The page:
Friday, August 3, 2007

Recruiting Rankings: Do They Matter?

It's almost a timeless question: Do recruiting rankings really matter? Does highly-rated recruiting classes mean that you will win a lot of football games in the future? In more statistical terms, do recruiting rankings correlate with future team performance?

As said earlier, it's essentially a timeless questions, and just about every college football fan you'll ever run across will have an opinion on the subject one way or the other.

So I want to see how it stacks up empirically, and to that end I've done some research on the subject.

Basically this is what I've done: I've taken the team recruiting rankings from 2002-2004 from both and Rivals, Inc, the two major recruiting services. Once compiling the data as to where each SEC team ranked in those three years (on a national basis, out of the one-hundred plus Division 1-A teams), I simply divided by three and came up with a three-year average recruiting finish for each SEC school. I took that three-year average recruiting finish, and ranked all twelve SEC schools on it, from one to twelve. From there, I stepped forward in time a bit, compiling the overall win-loss records (note overall, not conference) for each SEC team in the three-year stretch of 2004-2006. After that, I ranked the SEC teams by overall winning percentages, and then I started to compare all of the information that I compiled.

So here we go. The following is the three-year rankings for, including the three-year average recruiting finish, and the conference rank:

And now here is the exact same data, except this time using Rivals, Inc. as the source:

Now that those two are out of the way, next let's move on to the three-year overall records in terms of winning percentage:

So that's basically all of the data in a spreadsheet format, for those who wanted it. But we can trim all of that down, simplify it greatly, and make things just much more easy to comprehend by collapsing a lot of that into one spreadsheet image, so here goes:

At bottom, Scout Rank is where that particular team finished among SEC teams in average recruiting rankings, and Rivals Rank is the exact same thing except it, of course, uses the Rivals, Inc. data. Win Rank is simply how that particular team finished among SEC teams in overall winning percentage the past three years.

So, all of that out of the way, what do we see?

It's quickly obvious that there is a very high correlation between good recruiting classes and future wins. If you run the numbers, there is a .8 correlation between average recruiting finish rankings and future winning percentage rankings. And there's actually a little higher correlation for Rivals, Inc. as it crunches out at a robust .818.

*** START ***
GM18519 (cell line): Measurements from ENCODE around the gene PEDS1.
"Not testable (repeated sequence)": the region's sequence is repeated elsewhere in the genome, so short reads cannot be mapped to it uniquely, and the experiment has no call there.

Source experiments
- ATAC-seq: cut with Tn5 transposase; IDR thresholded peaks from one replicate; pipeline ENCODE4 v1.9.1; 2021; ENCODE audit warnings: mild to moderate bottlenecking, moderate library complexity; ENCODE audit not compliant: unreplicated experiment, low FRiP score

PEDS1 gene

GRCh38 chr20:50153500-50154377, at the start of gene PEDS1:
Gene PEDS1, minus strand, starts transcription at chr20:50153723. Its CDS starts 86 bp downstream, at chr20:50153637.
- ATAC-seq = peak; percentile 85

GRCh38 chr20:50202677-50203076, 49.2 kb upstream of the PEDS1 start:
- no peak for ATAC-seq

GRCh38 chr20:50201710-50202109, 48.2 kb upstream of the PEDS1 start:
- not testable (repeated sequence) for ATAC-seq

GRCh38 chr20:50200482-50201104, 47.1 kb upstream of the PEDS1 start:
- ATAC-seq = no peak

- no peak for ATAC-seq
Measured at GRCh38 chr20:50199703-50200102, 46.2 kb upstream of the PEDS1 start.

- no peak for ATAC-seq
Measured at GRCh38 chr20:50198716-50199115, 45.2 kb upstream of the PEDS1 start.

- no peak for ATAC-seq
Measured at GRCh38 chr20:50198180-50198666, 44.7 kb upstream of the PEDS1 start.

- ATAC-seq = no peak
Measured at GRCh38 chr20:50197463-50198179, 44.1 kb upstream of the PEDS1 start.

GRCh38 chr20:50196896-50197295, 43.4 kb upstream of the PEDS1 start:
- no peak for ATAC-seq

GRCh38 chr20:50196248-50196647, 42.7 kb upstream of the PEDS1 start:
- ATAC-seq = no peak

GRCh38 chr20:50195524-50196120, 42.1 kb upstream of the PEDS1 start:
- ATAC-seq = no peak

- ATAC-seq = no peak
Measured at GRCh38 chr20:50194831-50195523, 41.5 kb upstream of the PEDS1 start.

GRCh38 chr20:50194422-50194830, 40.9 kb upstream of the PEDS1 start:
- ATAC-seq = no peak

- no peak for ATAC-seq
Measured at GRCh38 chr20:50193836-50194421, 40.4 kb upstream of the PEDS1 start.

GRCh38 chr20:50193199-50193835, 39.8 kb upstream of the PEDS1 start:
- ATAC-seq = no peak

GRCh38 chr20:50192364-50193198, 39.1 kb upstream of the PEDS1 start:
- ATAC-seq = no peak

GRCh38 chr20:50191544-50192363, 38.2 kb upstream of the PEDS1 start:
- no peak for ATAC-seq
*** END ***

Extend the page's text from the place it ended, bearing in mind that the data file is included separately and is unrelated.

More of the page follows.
What can you say? That's a pretty solid case. After all, a correlation in the neighborhood of .8 is very high, no two ways about it.

Moreover, just eyeball it, things are generally dead on. Take a look at the average finish rankings. All told, eight of the twelve SEC teams finished in terms of winning percentage rank either exactly where they finished in average recruit finish rankings, or within +/- one spot. The same goes for Rivals, Inc. as well. Again with Rivals, Inc. that same occurrence happened with eight teams. Beyond that, it's just elementary. The teams that did well in recruiting (LSU, Florida, Georgia, Auburn, and Tennessee) are the ones that generally did well on the field, and the ones who struggled in recruiting (Ole Miss, MSU, Kentucky, Vanderbilt, and Alabama) generally struggled on the field.

Again, what can you really say? Despite some people vehemently arguing to the contrary, the harsh statistical truth is that high recruiting rankings do correlate very highly with future wins, no two ways about it. Aside from a couple of exceptions (mostly Auburn), you just aren't going to finish low in terms of recruiting rankings and do particularly well in the SEC in the coming years.

I think you have to give the recruiting services a good deal of credit here. I personally believe they have improved by leaps and bounds over the over-inflated rankings of the late 1990's, and today they generally present very accurate overall projections. Sure, they miss on individual players (of course, nothing is perfect, and granted individual prospect ratings are very speculative), but as a whole, average team rankings over the course of several years seem to make a major impact later on in terms of how many games you win.

So, at the end of the day, to answer the question, "Do recruiting rankings matter?" Yes, they matter very much.

1 comment:

JeffAtlanta said...

When calculating the number of 4 & 5 star recruits, did you count all the ones that signed or a the ones that actually qualified? Some schools like UF and USC have been able to be picky about the blue chip athletes they go after while others (Dubose as an example) had to take what he could get.

Also, while more work, using only SEC games in the winning percentage calculations would probably be more accurate as well. This would eliminate inequalities in OOC scheduling.

Great work. Just stumbled onto your blog and liking what I see so far.